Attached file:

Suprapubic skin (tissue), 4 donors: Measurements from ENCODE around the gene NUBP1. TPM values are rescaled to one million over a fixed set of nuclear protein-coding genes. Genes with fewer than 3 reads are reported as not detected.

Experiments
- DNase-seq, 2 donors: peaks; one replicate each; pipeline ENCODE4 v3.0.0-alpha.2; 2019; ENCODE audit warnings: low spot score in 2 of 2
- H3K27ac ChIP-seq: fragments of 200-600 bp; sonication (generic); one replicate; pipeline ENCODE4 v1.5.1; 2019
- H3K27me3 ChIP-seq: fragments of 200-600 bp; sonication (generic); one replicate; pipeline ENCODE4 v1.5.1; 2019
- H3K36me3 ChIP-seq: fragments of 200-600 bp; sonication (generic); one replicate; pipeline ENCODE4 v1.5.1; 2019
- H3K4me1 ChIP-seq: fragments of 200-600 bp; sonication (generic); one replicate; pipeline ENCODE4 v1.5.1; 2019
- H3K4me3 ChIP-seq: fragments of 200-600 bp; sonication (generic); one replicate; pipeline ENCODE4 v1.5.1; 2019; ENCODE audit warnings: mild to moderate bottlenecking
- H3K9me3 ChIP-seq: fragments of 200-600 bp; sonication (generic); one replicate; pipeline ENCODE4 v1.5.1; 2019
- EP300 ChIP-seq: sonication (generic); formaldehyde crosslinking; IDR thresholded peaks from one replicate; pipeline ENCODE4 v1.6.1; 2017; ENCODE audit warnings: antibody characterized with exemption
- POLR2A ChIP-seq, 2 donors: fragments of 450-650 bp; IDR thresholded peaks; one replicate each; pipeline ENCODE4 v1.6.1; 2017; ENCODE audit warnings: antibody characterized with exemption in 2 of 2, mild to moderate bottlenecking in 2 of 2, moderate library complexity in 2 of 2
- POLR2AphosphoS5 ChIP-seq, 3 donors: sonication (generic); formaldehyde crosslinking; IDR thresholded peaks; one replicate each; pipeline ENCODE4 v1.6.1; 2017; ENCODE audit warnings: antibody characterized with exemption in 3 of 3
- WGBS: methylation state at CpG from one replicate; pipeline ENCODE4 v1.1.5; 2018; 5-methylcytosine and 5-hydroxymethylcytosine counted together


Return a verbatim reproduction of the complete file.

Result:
Suprapubic skin (tissue), 4 donors: Measurements from ENCODE around the gene NUBP1. TPM values are rescaled to one million over a fixed set of nuclear protein-coding genes. Genes with fewer than 3 reads are reported as not detected.

Experiments
- DNase-seq, 2 donors: peaks; one replicate each; pipeline ENCODE4 v3.0.0-alpha.2; 2019; ENCODE audit warnings: low spot score in 2 of 2
- H3K27ac ChIP-seq: fragments of 200-600 bp; sonication (generic); one replicate; pipeline ENCODE4 v1.5.1; 2019
- H3K27me3 ChIP-seq: fragments of 200-600 bp; sonication (generic); one replicate; pipeline ENCODE4 v1.5.1; 2019
- H3K36me3 ChIP-seq: fragments of 200-600 bp; sonication (generic); one replicate; pipeline ENCODE4 v1.5.1; 2019
- H3K4me1 ChIP-seq: fragments of 200-600 bp; sonication (generic); one replicate; pipeline ENCODE4 v1.5.1; 2019
- H3K4me3 ChIP-seq: fragments of 200-600 bp; sonication (generic); one replicate; pipeline ENCODE4 v1.5.1; 2019; ENCODE audit warnings: mild to moderate bottlenecking
- H3K9me3 ChIP-seq: fragments of 200-600 bp; sonication (generic); one replicate; pipeline ENCODE4 v1.5.1; 2019
- EP300 ChIP-seq: sonication (generic); formaldehyde crosslinking; IDR thresholded peaks from one replicate; pipeline ENCODE4 v1.6.1; 2017; ENCODE audit warnings: antibody characterized with exemption
- POLR2A ChIP-seq, 2 donors: fragments of 450-650 bp; IDR thresholded peaks; one replicate each; pipeline ENCODE4 v1.6.1; 2017; ENCODE audit warnings: antibody characterized with exemption in 2 of 2, mild to moderate bottlenecking in 2 of 2, moderate library complexity in 2 of 2
- POLR2AphosphoS5 ChIP-seq, 3 donors: sonication (generic); formaldehyde crosslinking; IDR thresholded peaks; one replicate each; pipeline ENCODE4 v1.6.1; 2017; ENCODE audit warnings: antibody characterized with exemption in 3 of 3
- WGBS: methylation state at CpG from one replicate; pipeline ENCODE4 v1.1.5; 2018; 5-methylcytosine and 5-hydroxymethylcytosine counted together